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Today's News

  • Exhibit honors Vietnam KIAs

    Eleven men from Lancaster County died in the Vietnam War.
    They will be honored Sunday when plaques saluting their military service go on permanent display at the Historic Lancaster County Courthouse. The public is invited to join more than 50 of their relatives at a reception for the display’s unveiling.

  • Green Beret moved to tears

    Editor's note: On this Veterans Day, we offer you this personal tribute from Liz James, an assistant principal at South Middle School in Lancaster.

    Liz James
    For The Lancaster News

  • Lancaster County voter turnout 66%

    With 39,099 ballots cast, Lancaster County had a 66 percent voter turnout in Tuesday’s general election, down a bit from 2012’s turnout but with a  record number of absentee ballots in the mix.
    More than 2 million ballots were cast by South Carolinians, according to the S.C. Election Commission. Statewide turnout was similar to Lancaster’s at 67 percent. Georgetown County had the highest at 75 percent.
    Lancaster County set an all-time high with 10,454 absentee ballots cast in this year’s election.

  • You said it: Election 2016

    We hit the streets Wednesday and Thursday to ask Lancaster County residents what they think of Donald Trump’s victory over Hillary Clinton. Here’s some of what we heard.

    Duane Dawley of Lancaster said Trump was his choice from the beginning and confessed he was pleasantly surprised by his win, since all he’d been hearing from the media was that Clinton was ahead.

  • Column: Patriotism runs deep in this local family

    The picture of six men in military uniforms titled “Griffin Brothers Return from War” posted on social media caught my attention. Three of the faces were familiar.
    Two of them, Carl and Raymond, lived nearby and I had known them for most of my life. Everette was quite often a visitor to a local grill, where, at times, he played his guitar and sang. He was extraordinarily talented in other ways as well. I was curious about the others and also wanted to know as much detail as was possible about each one.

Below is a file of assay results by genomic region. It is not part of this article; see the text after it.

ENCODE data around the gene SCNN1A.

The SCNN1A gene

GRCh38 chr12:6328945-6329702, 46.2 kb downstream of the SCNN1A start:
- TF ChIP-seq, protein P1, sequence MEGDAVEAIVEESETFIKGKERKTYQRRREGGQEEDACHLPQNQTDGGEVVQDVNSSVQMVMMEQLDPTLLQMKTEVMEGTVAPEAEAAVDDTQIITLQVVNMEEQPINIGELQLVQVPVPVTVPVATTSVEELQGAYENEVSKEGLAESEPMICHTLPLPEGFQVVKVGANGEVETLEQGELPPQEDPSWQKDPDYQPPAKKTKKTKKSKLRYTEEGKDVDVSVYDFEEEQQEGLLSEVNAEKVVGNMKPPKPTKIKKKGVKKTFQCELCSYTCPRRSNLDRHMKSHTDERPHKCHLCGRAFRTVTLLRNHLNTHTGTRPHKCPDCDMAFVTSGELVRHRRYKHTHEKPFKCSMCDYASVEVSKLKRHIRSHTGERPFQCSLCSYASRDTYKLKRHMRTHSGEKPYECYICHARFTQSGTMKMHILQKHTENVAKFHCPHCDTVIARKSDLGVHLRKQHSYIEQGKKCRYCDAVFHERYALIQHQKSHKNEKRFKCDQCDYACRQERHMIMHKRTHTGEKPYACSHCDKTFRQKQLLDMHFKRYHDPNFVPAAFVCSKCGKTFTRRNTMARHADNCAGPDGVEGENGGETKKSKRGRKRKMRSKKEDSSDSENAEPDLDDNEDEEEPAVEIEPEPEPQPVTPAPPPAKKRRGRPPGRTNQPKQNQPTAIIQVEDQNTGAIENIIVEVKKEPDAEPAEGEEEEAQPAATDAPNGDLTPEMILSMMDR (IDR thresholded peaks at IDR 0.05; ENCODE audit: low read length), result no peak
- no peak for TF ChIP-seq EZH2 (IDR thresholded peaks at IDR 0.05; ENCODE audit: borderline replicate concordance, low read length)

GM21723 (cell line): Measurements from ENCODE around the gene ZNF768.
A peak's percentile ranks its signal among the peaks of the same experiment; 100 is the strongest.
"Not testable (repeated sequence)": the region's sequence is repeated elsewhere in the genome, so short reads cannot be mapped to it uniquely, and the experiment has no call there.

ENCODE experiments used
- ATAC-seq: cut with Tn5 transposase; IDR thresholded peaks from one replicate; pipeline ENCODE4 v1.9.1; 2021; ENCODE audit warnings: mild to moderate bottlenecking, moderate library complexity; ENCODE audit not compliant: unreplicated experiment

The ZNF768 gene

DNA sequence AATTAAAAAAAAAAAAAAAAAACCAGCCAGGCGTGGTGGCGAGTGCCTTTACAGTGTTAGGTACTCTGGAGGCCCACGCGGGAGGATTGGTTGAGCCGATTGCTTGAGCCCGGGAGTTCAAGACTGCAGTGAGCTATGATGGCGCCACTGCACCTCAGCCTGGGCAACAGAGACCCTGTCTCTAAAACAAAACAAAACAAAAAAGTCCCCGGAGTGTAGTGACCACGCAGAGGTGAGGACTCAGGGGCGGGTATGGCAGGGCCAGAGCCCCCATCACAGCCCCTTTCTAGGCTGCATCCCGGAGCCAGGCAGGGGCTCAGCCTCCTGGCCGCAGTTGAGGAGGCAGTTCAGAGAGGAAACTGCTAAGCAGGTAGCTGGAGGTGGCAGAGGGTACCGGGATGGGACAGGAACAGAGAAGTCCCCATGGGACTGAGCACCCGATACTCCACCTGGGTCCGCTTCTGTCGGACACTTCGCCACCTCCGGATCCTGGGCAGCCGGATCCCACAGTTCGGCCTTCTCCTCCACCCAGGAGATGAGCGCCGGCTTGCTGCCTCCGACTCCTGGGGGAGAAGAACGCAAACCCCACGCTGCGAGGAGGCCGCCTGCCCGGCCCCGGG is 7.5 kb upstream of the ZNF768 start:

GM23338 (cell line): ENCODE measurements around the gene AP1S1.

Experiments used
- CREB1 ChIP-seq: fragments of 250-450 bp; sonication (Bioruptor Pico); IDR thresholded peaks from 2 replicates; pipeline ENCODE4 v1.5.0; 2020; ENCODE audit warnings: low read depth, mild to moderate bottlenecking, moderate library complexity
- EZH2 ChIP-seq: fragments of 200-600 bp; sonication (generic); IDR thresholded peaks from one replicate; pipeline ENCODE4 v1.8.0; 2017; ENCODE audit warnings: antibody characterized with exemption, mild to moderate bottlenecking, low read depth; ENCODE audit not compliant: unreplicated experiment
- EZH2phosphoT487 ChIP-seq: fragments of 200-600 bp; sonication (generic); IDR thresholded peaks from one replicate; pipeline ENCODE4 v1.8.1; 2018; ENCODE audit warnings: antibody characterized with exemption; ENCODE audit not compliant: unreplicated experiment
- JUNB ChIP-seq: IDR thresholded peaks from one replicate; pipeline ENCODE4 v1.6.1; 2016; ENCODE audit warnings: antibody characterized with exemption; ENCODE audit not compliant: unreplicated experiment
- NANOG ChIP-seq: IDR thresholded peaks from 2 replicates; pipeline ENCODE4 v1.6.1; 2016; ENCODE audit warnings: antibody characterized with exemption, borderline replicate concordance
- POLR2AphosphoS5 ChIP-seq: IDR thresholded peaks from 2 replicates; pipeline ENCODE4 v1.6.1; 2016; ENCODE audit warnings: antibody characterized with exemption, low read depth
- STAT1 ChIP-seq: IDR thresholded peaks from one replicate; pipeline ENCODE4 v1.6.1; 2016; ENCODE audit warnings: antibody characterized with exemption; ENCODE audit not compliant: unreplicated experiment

• Hard memories from Korea’s Old Baldy

    At age 21, Heath Springs native Quay Powers says he was “scared to death” fighting his way up Old Baldy Hill during the Korean War.
    Powers was drafted into the Army in Oct. 1951 and served in the 2nd Infantry Division, Company F.
    Their first task was to relieve another company from Old Baldy so that company could go back to the reserve.
    “Old Baldy was a special hill because of the vision you had out front, and that’s why it was important,” Powers said. “It gave you a good viewpoint if the enemy did attack.”

  • Collins was ‘The Singing RTO’

    Lancaster County Veteran News

  • A life of family, cars started in the Army

    Johnnie Wright walked to Charlotte from his family’s Lancaster farm in August 1940 to join the Army. He was 19 years old, had one dime in his pocket and two buddies with not a cent in theirs.
    The 5-foot-10 Wright weighed 137 pounds and was dressed in his Sunday suit, the only clothes he had that weren’t overalls.
    “I spent my dime to buy pencils to fill out the papers,” he said. “So then all three of us were flat broke.”
    The three men served during World War II. Two made it home alive.

  • Veterans find camaraderie in coffee club

    After months of covering a remote Afghan outpost, journalist Sebastian Junger said the only thing that makes battle psychologically tolerable for soldiers is their brotherhood.
    To a group of veterans in Indian Land, that camaraderie plays just as important a role here at home.
    For the members of Tuesday Heroes, it all begins with “coffee and bull” at the CrossRidge Café in Indian Land.

  • Clinging to life at 19 on a Nazi battlefield

    Aaron Flynn took his last pain-free steps on a secluded path near Worms, Germany, on the afternoon of Feb. 21, 1945.
    He was a 19-year-old private first class from Lancaster, a machine gunner with the U.S. Army’s 6th Armored Division, 44th Armored Infantry Battalion.
    Flynn had been a late entry into World War II. His enlistment was rejected several times because of bad eyesight. But after his older brother was killed in action on Christmas Eve 1943, Flynn got into the Army.